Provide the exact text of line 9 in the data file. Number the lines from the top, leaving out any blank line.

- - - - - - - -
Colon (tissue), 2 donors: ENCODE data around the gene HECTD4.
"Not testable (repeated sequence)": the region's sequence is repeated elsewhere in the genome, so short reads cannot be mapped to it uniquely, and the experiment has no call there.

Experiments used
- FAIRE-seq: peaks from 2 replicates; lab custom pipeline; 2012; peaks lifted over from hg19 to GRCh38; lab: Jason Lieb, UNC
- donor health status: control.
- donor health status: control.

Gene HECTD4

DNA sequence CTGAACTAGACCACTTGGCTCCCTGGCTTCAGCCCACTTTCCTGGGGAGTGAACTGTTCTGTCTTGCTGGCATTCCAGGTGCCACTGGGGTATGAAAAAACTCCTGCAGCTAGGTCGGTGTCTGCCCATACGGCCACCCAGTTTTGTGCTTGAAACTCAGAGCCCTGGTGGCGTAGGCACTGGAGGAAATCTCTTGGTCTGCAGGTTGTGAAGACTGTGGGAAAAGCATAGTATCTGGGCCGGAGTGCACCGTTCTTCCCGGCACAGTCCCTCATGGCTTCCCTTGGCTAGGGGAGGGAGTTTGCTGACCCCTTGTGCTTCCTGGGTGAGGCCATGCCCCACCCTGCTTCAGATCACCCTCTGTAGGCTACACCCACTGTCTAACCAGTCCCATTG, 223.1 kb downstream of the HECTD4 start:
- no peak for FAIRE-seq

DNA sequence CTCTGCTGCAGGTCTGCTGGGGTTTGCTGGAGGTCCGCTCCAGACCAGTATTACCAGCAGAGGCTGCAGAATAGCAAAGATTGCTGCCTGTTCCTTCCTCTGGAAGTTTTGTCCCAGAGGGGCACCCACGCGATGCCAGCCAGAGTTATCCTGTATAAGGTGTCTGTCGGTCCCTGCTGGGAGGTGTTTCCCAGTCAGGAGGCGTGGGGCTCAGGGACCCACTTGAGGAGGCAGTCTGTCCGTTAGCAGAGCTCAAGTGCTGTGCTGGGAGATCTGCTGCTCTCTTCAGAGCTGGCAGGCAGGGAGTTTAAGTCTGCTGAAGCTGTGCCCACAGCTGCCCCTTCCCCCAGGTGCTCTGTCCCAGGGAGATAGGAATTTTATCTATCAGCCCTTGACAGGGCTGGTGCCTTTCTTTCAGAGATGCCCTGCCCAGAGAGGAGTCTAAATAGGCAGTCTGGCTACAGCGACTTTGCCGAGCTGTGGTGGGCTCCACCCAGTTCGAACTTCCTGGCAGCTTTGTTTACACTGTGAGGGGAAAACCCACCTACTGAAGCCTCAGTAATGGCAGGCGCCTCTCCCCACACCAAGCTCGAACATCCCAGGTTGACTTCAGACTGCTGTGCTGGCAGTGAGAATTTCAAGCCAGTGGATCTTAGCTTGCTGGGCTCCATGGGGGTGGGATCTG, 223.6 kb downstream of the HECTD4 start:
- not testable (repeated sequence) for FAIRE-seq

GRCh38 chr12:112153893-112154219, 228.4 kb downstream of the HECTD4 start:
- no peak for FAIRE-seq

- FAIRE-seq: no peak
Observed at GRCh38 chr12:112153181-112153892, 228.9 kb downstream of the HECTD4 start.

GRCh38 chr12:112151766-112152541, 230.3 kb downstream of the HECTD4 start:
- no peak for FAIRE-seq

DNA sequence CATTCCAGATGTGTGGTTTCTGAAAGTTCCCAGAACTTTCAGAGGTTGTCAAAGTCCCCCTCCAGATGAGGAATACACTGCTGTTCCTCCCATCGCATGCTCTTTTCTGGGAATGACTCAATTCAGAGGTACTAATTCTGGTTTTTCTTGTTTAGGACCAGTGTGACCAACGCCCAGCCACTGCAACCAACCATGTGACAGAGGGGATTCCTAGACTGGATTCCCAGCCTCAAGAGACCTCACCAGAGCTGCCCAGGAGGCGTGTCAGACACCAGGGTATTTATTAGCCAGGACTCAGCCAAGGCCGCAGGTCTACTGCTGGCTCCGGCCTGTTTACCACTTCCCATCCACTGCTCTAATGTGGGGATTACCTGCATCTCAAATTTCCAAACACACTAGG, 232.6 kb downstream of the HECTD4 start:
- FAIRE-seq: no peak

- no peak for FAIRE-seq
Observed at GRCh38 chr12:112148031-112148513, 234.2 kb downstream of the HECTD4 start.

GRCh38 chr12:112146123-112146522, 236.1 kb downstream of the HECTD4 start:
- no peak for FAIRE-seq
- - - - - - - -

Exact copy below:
- no peak for FAIRE-seq